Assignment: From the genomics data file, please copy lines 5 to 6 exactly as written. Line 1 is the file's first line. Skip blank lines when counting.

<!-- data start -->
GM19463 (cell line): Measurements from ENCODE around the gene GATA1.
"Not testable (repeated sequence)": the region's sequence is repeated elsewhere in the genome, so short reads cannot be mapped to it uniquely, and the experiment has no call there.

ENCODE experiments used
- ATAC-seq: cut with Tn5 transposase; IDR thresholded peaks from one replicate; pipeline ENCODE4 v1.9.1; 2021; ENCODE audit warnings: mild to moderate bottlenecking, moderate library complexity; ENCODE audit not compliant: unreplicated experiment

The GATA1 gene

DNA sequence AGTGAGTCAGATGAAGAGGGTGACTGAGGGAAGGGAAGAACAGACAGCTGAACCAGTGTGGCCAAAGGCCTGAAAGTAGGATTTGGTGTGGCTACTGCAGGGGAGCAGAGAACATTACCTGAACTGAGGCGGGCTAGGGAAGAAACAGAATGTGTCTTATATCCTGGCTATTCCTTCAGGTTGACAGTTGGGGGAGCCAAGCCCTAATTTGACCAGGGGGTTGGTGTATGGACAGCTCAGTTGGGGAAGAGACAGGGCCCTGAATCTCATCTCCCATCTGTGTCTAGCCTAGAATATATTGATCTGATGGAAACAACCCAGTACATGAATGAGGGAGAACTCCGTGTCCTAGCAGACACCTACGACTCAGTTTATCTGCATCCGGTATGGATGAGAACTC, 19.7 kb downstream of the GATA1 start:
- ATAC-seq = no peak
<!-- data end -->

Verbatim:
The GATA1 gene

DNA sequence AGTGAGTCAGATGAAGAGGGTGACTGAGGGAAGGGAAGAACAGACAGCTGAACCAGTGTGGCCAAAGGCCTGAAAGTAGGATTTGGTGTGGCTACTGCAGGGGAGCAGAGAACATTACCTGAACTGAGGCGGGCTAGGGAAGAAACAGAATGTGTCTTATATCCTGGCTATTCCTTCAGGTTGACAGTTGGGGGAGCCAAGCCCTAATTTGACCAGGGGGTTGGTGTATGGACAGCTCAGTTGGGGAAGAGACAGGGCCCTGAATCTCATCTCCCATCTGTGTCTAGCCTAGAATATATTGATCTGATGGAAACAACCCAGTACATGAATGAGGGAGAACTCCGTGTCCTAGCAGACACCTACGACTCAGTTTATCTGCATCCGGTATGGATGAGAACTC, 19.7 kb downstream of the GATA1 start: